Discovery of nature’s oldest ‘mother’

SHE is the oldest mother of any species ever found, a 380-million-year-old fish immortalised in a fossil while still attached to her offspring by an umbilical cord.

Dubbed “mother fish” by the scientists who discovered her in northwestern Australia, “Materpiscis attenboroughi” is not only an entirely new genus and species, but pushes back the first known case of live birth in the animal kingdom by some 200 million years.

The tail-first birthing process was probably similar to that of some species of sharks and rays living today, says the study, published yesterday in the British journal Nature.

“The discovery is certainly one of the most extraordinary fossil finds ever made, and changes our understanding of the evolution of vertebrates,” commented lead researcher John Long, head of science at Museum Victoria.

Long and his colleagues were particularly astounded to find such a sophisticated reproductive system so far back on the evolutionary clock.

“It shows us that live birth was occurring at the same time as egg laying, and that these mechanisms evolved together rather than sequentially,” explained co-author Kate Trinajstic, who together with Long found the fossil.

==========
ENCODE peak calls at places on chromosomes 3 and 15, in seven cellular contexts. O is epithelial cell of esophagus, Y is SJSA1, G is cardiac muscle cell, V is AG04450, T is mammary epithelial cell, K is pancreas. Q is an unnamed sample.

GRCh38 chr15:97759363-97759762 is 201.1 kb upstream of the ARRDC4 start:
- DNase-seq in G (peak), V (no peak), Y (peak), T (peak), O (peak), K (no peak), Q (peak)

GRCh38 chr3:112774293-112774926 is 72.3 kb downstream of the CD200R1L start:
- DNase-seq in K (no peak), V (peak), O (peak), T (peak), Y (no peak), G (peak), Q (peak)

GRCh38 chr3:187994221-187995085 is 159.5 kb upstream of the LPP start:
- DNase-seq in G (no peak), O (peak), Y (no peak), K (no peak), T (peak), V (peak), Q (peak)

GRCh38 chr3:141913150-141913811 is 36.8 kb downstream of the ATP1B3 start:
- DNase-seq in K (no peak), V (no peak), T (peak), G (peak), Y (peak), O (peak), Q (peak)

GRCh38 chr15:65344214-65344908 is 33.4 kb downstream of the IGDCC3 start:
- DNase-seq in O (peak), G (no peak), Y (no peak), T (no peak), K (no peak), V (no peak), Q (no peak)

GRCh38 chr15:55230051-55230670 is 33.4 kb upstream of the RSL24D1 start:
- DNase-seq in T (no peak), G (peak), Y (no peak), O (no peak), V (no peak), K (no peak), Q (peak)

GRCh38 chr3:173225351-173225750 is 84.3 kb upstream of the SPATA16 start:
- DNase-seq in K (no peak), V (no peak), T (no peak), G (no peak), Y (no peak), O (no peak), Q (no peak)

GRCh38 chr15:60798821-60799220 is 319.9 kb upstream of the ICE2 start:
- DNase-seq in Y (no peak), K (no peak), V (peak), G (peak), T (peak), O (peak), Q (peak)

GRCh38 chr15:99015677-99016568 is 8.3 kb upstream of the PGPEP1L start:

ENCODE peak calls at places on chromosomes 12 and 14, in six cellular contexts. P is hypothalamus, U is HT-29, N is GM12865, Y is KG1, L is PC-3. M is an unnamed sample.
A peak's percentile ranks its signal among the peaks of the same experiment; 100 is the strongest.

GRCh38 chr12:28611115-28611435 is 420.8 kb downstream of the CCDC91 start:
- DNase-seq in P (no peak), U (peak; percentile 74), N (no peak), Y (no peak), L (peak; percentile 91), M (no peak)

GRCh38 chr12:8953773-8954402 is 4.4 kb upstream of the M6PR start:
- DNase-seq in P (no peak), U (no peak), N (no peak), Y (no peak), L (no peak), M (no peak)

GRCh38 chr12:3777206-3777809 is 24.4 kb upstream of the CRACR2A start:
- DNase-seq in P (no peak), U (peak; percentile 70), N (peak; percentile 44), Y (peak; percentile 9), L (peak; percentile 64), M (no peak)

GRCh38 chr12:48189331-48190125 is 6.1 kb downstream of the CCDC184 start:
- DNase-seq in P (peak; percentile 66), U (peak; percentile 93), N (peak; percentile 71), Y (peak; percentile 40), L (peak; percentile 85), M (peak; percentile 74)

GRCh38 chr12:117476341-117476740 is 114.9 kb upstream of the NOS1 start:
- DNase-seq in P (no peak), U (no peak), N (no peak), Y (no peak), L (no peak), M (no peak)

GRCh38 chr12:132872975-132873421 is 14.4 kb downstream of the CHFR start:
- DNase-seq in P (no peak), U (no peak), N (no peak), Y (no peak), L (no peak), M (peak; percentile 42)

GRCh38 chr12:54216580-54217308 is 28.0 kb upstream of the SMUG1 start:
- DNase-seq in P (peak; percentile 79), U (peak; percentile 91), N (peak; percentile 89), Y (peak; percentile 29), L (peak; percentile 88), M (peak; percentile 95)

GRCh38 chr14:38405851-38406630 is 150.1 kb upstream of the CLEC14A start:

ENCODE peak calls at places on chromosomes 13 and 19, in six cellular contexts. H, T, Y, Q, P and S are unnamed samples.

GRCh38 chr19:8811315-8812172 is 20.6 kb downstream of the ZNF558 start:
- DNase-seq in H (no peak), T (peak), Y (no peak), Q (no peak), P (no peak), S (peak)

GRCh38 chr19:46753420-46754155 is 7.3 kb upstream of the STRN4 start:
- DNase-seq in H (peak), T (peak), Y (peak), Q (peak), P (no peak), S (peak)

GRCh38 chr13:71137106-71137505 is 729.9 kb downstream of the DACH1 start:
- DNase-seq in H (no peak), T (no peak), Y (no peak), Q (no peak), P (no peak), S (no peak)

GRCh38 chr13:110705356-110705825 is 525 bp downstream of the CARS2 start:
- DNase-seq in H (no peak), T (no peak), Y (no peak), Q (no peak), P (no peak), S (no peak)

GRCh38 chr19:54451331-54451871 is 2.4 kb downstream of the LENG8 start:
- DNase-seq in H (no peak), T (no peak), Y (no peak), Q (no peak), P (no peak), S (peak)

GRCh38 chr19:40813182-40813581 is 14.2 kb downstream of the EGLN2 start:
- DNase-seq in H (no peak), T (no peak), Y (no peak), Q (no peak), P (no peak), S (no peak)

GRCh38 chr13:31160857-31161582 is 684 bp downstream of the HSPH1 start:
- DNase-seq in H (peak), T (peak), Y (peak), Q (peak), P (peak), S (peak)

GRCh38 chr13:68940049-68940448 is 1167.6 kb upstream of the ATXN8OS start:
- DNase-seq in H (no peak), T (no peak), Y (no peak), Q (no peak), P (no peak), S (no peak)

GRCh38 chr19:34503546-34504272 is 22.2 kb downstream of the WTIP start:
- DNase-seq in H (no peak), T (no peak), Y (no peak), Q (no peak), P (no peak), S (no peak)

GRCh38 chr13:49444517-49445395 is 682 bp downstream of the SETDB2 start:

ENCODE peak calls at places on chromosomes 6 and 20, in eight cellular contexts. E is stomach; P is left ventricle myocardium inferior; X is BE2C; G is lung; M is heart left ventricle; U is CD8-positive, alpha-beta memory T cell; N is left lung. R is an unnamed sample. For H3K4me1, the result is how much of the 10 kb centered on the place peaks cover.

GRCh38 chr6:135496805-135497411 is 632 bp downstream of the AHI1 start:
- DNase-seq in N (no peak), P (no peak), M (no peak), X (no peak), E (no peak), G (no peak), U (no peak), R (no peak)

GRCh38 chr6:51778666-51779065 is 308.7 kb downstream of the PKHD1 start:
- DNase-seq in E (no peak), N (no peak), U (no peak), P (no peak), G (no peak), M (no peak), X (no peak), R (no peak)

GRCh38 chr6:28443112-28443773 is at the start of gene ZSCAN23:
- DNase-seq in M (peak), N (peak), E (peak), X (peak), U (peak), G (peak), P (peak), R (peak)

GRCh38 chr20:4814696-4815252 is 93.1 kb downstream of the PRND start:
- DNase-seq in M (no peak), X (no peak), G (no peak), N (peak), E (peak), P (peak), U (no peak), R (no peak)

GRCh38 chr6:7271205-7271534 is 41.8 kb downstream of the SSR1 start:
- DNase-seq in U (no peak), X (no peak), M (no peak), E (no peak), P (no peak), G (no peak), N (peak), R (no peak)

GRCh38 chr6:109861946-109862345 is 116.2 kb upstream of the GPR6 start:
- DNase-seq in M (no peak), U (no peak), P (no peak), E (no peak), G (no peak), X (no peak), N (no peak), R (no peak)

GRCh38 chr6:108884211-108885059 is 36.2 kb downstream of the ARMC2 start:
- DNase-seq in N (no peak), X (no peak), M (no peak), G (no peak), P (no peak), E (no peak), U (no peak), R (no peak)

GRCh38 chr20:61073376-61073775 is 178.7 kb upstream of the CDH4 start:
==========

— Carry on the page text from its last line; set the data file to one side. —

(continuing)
The existence of the embryo and umbilical cord within the specimen also provides the first-ever example of “internal fertilisation” — that is, sex with penetration, the study says.

About 25 centimetres (10 inches) long, “mother fish” belongs to an extinct group of vertebrates, known as placoderms, that thrived during the middle Palaeozoic Era some 420 to 350 million years ago. Often called the dinosaurs of the seas, they ruled the world’s lakes and oceans for almost 70 million years.

The new find, remarkably preserved in three dimensions, contains a single, intra-uterine embryo connected by a calcified umbilical cord.

Long and his colleagues named their find after pioneering naturalist Sir David Attenborough, who first discovered the Gogo site which during the Devonian Period was a 1400-kilometre coral reef off the Kimberley coast of northwest of Australia.


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